Hanns and Rudolf
Over the Christmas break, we made a life-changing addition to our room – a lamp. Until now, our only light came from the overhead light or the master bathroom. The overhead light is not pleasing, and worse it requires the overhead fan to be on – not optimal for winter evenings.
The lamp is making it much easier to read, which leads me to my topic today.
I read this week, Hanns and Rudolf: The True Story of the German Jew who Tracked Down and Caught the Kommandant of Auschwitz by Thomas Harding. It simultaneously tells the story of Hanns Alexander who tracked and caught Rudolph Hoss immediately following World War II, and Hoss (pronounced Hess), who was placed in charge of devising the means of the “Final Solution” (what we know as the Holocaust).
It’s just as fascinating and depressing as it sounds.
One fateful decision.
Reading Hanns and Rudolf is like watching a movie where you know the outcome, but you are hoping for something different. While I was saddened by what happened to Hanns (his wealthy family self-exiles to Britain and never financially recovers), I truly grieved for Rudolph.
Rudolph was a kid who grew up without much of a chance of survival, lost his overbearing father as a young teen, and didn’t have means to propel him forward in life. Hoss fought in WWI and then as a mercenary after the war. He didn’t gain much but jail time.
When he was released, he began to find his bearings as a farmer then as a husband and father. Rudolph is just beginning to live his dream.
The Rise of the SS
As Rudolph began moving forward in life, Adolf Hitler and his regime came to power. The Nazi’s established the SS early in it’s political process, but after Hitler took power, it became necessary to be a member of the SS in order to be used as a vendor.
Hoss made 2 fateful decisions in 1933 and 1934.
First, in September 1933, Rudolph applied to join the SS in order to grow his business – a horse farm. He didn’t agree with the entire world view of Hitler or Heinrich Himmler (the leader of the SS), but Hoss believed he needed this stepping stone to gain success.
Second, and probably the more important, in June 1934, Hoss joined the SS as an active soldier (not as a horse rancher).
Hoss already met Himmler through the army where they bonded over farming. Himmler saw Hoss being sworn in 1933, and personally recruited him to train as a supervisor at his political concentration camps.
Hoss and his wife, Hedwig, were torn. They knew this could provide the means for them to purchase their own farm, but it would take them from the idyllic life they had just started to realize.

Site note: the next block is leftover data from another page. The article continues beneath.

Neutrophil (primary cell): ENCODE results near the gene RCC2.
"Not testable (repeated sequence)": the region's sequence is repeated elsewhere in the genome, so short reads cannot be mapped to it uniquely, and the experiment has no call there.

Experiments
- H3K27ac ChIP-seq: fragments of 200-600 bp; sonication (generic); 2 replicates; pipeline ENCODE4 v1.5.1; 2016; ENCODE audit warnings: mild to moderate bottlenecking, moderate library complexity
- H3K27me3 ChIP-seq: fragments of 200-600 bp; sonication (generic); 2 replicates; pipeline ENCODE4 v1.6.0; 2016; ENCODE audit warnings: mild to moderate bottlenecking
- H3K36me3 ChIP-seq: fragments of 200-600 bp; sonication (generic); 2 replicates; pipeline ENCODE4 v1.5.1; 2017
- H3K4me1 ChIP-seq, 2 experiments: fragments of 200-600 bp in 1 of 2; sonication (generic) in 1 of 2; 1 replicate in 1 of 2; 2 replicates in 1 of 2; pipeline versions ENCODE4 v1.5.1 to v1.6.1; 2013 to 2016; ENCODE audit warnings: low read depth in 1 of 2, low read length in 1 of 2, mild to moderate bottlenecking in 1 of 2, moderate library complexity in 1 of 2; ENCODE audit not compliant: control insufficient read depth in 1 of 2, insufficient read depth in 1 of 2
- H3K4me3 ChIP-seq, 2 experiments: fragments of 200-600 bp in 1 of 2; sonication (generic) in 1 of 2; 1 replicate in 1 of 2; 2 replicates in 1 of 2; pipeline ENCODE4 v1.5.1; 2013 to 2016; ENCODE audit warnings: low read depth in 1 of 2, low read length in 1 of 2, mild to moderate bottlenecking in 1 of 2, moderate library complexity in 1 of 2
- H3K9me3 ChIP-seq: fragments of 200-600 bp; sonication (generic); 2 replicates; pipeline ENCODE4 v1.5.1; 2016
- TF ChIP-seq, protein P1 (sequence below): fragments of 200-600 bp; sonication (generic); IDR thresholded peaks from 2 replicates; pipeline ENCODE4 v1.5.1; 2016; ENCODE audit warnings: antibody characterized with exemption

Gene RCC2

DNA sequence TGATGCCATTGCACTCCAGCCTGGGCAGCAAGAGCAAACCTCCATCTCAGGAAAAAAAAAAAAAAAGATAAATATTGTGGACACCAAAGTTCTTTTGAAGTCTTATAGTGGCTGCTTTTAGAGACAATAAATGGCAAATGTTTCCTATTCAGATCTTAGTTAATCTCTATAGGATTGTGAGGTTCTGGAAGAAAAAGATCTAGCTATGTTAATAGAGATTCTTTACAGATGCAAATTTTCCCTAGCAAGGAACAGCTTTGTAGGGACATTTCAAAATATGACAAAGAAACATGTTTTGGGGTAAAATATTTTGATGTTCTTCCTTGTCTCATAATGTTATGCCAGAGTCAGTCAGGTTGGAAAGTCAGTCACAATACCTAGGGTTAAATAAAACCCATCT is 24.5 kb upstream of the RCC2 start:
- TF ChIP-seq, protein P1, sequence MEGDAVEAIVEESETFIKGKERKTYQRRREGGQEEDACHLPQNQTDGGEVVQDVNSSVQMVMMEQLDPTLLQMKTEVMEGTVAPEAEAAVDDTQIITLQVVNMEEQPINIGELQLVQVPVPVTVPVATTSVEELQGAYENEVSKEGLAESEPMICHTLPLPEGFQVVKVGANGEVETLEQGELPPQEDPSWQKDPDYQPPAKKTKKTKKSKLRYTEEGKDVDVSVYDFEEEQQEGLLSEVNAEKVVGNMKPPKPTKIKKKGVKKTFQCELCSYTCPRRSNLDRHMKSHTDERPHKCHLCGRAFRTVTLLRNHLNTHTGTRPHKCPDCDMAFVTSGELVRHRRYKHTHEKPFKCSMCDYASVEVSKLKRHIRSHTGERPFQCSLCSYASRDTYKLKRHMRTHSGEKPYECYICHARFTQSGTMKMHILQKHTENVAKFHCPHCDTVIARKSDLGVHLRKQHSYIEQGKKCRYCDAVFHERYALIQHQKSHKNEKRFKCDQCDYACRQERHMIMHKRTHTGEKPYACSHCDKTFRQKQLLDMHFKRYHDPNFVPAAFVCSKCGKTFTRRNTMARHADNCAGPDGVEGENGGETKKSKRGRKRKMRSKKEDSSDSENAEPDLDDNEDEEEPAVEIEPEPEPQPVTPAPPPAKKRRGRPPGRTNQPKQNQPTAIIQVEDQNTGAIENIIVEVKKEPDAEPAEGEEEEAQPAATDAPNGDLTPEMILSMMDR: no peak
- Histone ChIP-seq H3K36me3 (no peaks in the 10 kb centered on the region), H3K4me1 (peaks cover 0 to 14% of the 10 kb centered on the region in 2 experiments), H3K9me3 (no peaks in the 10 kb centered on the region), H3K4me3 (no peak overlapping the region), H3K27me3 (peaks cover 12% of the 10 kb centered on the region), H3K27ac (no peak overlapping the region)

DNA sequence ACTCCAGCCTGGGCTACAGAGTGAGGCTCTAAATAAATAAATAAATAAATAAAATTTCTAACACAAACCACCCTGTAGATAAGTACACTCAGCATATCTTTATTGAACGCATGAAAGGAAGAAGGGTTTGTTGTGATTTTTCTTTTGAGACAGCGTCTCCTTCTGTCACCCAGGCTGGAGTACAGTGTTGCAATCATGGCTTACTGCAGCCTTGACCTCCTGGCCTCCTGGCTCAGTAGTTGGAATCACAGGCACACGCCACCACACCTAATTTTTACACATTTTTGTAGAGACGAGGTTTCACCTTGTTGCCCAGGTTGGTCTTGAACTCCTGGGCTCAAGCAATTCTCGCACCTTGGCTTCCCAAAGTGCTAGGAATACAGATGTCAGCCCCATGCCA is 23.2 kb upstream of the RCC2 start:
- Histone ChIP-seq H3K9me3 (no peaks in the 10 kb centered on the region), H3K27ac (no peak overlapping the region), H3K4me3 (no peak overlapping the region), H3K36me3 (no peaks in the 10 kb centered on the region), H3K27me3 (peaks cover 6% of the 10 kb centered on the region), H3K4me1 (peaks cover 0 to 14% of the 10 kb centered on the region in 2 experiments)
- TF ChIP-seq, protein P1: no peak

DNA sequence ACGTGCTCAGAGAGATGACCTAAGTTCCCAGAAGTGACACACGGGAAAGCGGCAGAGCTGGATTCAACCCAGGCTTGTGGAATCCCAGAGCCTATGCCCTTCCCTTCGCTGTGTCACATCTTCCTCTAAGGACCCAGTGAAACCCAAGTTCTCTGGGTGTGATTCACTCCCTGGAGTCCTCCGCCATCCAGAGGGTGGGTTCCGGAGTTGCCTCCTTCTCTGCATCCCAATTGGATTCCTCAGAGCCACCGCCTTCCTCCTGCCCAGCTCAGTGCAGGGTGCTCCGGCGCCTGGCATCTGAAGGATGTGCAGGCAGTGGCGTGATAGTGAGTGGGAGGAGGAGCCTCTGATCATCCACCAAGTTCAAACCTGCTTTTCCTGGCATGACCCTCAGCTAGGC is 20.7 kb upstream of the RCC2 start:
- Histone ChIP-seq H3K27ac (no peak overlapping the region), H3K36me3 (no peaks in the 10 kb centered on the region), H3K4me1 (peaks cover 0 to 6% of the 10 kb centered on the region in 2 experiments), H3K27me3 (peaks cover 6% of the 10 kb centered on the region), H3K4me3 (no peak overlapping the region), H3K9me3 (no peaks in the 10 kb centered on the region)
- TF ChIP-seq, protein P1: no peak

Time stood still…
This part of the story takes less than a page to recount, yet for me it was as if everything stopped. I wanted to scream, “Don’t do it!”
It was the linchpin moment.
Everything rose and fell for the Hoss family with this decision.
Ultimately, it all fell. Rudolph was quickly indoctrinated into the brutality of camp life, and he fell in line. He climbed the ladder, successfully building and running Auschwitz, then building facilities to kill over 2,000,000 lives in a matter of months.
The family went on the run in 1945.
As you know from the title of the book, Rudolph was caught. He was tried and killed in 1946.
Emotionally, his family never recovered. They tried to bury the memory of Hoss with his body, but his ghost wouldn’t leave them.
In the epilogue, author Thomas Harding visits Auschwitz with one of Rudolph’s grandson’s and ex-daughter-in-law’s (who he never knew). She married his son knowing nothing of the history. She was made aware sometime during their marriage, and she was asked about it by Harding (why she stayed with him).
She responded, “When I was getting married in church, I said until death, with sickness, with health, I say with him for twenty-seven years. He no happy.”
Over 2 million people walked through the camp and never walked out…most in a matter of hours. Rudolph knew. Hedwig knew. The family knew. They may not have really understood, but they knew.
They tried to bury it, but it wouldn’t really die. Why? They knew.
And it all started with 2 fateful decisions in the fall of 1933 and summer of 1934. It destroyed their lives. Over the last 65 years, this family rebuilt, but they aren’t completely free, and it started with 2 decisions.
You know. I know.
Sometimes it may seem impossible to know where a decision in life will take us (#1), but other times it’s much more clear (#2).
Kia and I have made a number of huge decisions over the last 2 years. Some of them were innocent, but far reaching none the less.Others we were well aware of the impact they would have in our life.
The important thing is we’ve taken ownership of these decisions. She knows. I know. We know.
What decisions are you facing in life? Where will they take you? Do you know?